How is the world doing on achieving the Sustainable Development Goals (SDGs), our collective blueprint for a healthy planet, free of crushing poverty and injustice?
The “Sustainable Development Goals Report 2017,” released by the United Nations today during the High-Level Political Forum on Sustainable Development assesses where we stand on reaching the SDGs. The UN notes:
“While considerable progress has been made over the past decade across all areas of development, the pace of progress observed in previous years is insufficient to fully meet the Sustainable Development Goals (SDGs) and targets by 2030. Time is therefore of the essence.
“Moreover… progress has not always been equitable. Advancements have been uneven across regions, between the sexes, and among people of different ages, wealth and locales, including urban and rural dwellers. Faster and more inclusive progress is needed to accomplish the bold vision articulated in the 2030 Agenda.”
One of the biggest takeaways from the report is that it shows that the international community can make progress when we act – and in many areas, we are making progress – but we must strengthen our work to quicken the pace of change and make sure no one is left behind. Our challenges are serious, but now is the time to act.
Below are 10 highlights from the report that show that we can make progress toward a better world, but we have to move our efforts into high gear and focus on the vulnerable groups that have been shut out.
- Nearly 1 billion people moved out of extreme poverty between 1999-2013. Yet an estimated 767 million people lived below the extreme poverty line in 2013. (Tweet Me)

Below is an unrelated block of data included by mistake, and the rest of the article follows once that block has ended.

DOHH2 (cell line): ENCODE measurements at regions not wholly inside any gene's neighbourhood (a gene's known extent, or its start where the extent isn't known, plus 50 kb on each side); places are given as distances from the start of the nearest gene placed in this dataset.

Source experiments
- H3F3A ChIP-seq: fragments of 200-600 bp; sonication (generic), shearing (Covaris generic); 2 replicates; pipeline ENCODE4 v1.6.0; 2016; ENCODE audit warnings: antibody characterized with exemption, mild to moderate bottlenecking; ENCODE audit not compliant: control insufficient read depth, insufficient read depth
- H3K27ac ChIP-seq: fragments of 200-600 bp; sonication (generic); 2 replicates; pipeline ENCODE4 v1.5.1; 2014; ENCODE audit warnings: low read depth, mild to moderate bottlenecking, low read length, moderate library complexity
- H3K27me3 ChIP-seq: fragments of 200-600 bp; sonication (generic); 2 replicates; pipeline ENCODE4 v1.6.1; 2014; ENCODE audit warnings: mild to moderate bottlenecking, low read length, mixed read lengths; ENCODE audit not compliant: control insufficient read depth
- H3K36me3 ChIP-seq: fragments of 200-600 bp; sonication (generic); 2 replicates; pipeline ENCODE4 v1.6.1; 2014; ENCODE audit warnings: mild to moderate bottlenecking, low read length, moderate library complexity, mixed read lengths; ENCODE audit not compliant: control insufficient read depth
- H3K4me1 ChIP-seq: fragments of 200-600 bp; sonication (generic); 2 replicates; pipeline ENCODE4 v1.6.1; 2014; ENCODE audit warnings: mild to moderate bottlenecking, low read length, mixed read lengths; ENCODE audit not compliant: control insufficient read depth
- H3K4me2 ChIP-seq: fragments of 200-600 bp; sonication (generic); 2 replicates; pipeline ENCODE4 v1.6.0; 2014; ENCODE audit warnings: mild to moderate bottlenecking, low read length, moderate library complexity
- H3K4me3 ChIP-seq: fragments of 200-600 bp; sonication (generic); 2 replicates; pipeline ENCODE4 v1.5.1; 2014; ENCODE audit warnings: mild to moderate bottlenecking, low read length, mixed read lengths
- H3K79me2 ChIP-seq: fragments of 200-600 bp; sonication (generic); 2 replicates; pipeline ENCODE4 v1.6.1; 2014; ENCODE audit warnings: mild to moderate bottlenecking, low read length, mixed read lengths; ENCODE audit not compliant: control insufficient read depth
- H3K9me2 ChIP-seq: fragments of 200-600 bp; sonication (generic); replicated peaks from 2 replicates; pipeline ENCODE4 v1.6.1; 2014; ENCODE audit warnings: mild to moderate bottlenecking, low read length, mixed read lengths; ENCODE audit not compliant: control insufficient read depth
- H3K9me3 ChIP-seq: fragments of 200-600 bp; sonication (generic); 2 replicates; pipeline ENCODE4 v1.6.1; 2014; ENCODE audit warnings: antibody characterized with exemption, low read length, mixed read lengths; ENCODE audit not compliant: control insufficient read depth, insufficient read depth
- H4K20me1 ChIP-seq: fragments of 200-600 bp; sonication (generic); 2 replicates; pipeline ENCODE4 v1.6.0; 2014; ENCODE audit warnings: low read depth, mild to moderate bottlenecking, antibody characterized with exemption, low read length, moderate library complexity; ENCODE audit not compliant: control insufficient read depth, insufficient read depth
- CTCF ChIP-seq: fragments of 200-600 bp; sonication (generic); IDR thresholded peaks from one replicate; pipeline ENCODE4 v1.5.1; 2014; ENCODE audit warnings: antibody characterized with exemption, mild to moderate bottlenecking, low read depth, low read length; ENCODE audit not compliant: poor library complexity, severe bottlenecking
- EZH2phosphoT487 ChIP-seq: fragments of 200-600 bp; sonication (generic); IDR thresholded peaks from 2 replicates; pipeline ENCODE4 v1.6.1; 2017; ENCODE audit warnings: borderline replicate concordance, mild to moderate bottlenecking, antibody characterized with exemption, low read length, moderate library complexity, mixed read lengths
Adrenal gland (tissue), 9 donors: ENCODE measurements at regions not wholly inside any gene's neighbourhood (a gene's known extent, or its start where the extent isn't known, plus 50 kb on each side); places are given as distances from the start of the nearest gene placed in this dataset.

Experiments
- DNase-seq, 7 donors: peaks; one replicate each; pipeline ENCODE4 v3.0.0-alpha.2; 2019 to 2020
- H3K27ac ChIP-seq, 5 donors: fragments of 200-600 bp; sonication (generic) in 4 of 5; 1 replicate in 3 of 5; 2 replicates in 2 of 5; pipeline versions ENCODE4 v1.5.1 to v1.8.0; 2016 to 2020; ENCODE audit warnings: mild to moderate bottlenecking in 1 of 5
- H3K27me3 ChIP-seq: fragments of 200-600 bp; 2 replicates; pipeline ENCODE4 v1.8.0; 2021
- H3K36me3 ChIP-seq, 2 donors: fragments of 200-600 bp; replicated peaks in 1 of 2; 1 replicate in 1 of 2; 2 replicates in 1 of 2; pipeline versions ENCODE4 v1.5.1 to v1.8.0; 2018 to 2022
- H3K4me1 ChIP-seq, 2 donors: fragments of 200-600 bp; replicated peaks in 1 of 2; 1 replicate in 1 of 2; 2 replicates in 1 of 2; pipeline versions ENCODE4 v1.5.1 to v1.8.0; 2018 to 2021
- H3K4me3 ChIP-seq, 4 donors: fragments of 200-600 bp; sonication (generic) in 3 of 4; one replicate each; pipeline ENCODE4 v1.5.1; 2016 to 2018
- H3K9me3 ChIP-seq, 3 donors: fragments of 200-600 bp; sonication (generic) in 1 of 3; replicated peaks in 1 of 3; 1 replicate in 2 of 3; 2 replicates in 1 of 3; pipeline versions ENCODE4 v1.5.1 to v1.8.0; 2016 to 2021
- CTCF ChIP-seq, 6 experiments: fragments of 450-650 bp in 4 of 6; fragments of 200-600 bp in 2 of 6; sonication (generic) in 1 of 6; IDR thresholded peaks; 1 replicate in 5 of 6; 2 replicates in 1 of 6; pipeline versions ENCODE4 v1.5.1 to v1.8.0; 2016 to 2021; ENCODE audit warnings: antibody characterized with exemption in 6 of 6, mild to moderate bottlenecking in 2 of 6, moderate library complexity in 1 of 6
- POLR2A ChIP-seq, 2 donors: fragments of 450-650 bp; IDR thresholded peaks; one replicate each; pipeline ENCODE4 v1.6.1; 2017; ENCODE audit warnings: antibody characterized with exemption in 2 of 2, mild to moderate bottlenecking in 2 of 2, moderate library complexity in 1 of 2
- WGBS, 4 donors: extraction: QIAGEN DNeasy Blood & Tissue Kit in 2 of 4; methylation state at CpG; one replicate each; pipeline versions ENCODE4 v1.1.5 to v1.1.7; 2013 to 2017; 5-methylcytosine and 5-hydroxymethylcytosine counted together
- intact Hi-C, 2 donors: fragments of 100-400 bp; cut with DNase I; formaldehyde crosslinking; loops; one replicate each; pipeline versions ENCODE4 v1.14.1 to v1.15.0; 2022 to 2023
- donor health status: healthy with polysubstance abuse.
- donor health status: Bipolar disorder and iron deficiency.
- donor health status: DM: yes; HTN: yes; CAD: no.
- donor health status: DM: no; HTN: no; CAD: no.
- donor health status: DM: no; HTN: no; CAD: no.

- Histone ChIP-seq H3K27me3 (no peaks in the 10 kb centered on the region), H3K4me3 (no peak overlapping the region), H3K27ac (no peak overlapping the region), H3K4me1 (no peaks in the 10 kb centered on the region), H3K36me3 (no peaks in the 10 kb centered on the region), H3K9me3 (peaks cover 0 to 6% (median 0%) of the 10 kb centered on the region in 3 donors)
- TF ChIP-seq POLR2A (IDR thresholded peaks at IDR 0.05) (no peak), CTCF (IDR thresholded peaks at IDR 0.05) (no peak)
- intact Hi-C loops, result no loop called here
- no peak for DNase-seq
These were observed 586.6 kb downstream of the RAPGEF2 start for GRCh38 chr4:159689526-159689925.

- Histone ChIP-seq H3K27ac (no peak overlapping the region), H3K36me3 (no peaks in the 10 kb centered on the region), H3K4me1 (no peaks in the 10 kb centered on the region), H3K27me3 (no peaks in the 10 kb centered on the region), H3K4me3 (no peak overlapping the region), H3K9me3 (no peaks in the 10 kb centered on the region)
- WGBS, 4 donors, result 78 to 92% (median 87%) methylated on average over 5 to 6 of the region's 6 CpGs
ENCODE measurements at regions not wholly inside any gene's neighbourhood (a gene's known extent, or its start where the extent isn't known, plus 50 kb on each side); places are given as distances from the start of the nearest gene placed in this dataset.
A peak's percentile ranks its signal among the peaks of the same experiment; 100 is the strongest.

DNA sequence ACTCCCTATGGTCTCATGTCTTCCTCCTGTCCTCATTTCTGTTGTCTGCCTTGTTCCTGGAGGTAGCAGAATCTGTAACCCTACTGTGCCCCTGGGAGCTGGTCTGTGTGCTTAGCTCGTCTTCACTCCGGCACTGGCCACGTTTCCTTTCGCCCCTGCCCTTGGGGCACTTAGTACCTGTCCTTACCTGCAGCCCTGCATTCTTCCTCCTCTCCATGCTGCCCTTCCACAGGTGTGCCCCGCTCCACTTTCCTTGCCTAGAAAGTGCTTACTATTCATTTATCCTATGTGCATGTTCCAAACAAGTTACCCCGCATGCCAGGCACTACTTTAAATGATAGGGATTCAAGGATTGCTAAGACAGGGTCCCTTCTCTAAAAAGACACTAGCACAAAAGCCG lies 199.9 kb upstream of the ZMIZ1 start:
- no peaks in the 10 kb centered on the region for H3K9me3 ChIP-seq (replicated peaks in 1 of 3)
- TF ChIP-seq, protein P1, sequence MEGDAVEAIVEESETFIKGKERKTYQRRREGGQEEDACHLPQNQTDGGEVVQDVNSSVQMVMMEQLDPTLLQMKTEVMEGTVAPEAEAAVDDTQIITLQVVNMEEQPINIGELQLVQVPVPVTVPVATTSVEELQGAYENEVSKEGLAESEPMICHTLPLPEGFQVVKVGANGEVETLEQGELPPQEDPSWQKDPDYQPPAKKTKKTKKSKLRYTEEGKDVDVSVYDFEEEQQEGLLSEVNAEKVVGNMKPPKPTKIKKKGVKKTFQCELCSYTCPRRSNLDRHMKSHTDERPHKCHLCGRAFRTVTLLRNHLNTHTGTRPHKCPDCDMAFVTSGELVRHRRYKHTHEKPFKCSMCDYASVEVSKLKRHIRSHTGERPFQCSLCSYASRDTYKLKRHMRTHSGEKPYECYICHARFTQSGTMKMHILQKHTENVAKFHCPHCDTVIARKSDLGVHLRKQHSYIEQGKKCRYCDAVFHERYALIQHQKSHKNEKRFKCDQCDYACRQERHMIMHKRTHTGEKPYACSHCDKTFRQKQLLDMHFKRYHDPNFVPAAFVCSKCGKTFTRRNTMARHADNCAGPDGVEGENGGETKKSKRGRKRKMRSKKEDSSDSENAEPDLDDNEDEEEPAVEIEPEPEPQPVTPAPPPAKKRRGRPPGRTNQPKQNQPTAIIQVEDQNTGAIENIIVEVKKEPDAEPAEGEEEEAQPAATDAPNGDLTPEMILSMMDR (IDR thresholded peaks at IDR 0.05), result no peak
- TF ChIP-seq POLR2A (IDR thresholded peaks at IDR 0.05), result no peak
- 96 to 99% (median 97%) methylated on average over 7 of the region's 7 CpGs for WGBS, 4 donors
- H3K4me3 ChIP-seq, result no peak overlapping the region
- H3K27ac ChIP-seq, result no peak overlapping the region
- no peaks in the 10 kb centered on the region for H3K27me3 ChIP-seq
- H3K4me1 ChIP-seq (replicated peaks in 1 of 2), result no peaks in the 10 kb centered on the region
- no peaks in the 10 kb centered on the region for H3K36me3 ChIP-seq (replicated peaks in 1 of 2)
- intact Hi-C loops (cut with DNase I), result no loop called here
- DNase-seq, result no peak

- The global stunting rate of children under 5 fell by 10%, from 33% in 2000 to 23% in 2016, meaning an estimated 155 million children were stunted in 2016 because they did not receive the nutrition they need. (Tweet Me)
- Fewer women and babies are dying. Between 2000 and 2015, maternal deaths dropped by 37%, and under-5 child deaths by 44%. However, still in 2015, 303,000 women died during pregnancy or childbirth and 5.9 million children under age 5 died – mostly from preventable causes. (Tweet Me)
- In 2014, only 9% of children of primary school age were out of school. The news is mixed though, as progress has virtually stalled since 2008. (Tweet Me)
- Child marriage is declining, but not quickly enough. Around 2000, nearly 1 in 3 women between 20 and 24 years of age reported that they were married before 18 years of age. Around 2015, the ratio was just over 1 in 4. (Tweet Me)
- In 2015, 2.9 billion people used a safely managed sanitation service, but still 892 million people openly defecate. (Tweet Me)
- The number of people with access to electricity grew from 77.6% in 2000 to 85.3% in 2014; yet, more than 1 billion people still don’t have electricity. (Tweet Me)
- The global unemployment rate fell from 6.1% in 2010 to 5.7% in 2016. Yet, youth (aged 15 to 24 years) were nearly three times more likely than adults to be without a job. (Tweet Me)
- From 2010 to 2015, the annual net loss of forest area globally was less than half that of the 1990s. Yet the proportion of marine stocks that are overfished has been on the rise, from 10% in 1974 to 31% in 2013. (Tweet Me)
- Official development assistance (ODA) reached a new high in 2016 at $142.6 billion, yet bilateral aid to the poorest countries fell by 3.9%. (Tweet Me)
The report also notes that the importance of strong data systems, in both collecting and analyzing data, to make sure every person is counted and that we have an accurate picture of the state of the world, areas where we are doing well, and where we need to do better.
Each of us can make a difference in our communities and in partnership with the United Nations. To read more from the Sustainable Development Goals 2017 report, visit https://unstats.un.org/sdgs/report/2017/.
[Photo: UN Photo]